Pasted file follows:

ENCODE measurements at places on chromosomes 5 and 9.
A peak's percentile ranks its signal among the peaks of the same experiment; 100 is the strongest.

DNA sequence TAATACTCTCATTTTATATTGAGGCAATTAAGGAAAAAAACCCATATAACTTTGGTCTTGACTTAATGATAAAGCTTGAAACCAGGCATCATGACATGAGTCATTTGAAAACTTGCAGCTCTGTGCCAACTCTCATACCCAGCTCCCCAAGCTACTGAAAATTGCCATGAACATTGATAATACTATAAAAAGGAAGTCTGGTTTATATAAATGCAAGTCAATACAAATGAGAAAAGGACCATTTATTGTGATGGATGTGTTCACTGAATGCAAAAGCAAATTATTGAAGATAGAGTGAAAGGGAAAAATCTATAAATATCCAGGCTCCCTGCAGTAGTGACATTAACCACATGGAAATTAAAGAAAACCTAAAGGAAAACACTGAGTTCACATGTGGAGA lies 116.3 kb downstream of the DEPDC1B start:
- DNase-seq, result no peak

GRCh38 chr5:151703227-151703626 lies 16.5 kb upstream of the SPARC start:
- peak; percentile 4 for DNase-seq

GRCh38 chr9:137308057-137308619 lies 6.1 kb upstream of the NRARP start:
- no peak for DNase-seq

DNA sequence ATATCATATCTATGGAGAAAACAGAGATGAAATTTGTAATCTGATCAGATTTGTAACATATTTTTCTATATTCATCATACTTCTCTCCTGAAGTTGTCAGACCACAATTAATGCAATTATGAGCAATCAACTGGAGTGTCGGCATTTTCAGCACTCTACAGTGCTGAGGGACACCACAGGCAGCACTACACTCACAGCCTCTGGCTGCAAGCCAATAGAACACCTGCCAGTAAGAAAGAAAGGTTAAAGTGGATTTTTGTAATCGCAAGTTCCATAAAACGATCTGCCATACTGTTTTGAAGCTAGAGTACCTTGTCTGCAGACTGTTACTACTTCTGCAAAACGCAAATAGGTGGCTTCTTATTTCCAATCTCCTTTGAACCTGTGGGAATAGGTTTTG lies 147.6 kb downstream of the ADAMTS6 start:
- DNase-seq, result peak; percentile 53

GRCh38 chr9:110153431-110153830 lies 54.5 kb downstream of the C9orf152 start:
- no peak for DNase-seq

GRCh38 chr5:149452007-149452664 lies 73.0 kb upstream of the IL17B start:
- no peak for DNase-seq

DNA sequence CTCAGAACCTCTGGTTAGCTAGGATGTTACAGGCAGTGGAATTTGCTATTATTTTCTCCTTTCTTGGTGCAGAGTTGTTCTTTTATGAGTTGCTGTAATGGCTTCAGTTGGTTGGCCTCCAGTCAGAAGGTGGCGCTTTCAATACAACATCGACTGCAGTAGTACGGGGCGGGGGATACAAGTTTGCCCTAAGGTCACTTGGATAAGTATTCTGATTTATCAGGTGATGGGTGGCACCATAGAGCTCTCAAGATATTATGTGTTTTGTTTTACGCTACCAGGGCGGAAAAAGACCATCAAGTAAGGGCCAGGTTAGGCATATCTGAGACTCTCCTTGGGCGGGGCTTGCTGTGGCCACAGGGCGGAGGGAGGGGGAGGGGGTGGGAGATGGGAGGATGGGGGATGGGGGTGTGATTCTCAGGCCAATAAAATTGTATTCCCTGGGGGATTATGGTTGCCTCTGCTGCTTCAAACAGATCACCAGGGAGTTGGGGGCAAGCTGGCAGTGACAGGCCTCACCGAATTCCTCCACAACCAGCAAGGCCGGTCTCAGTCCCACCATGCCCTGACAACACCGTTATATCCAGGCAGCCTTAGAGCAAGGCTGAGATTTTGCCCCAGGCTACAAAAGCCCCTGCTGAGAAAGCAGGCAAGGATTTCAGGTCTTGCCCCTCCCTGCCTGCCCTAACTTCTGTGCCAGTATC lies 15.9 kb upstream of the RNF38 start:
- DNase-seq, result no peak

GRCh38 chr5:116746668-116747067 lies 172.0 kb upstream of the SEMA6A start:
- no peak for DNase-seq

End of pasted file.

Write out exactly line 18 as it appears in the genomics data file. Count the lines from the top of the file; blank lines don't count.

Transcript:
- no peak for DNase-seq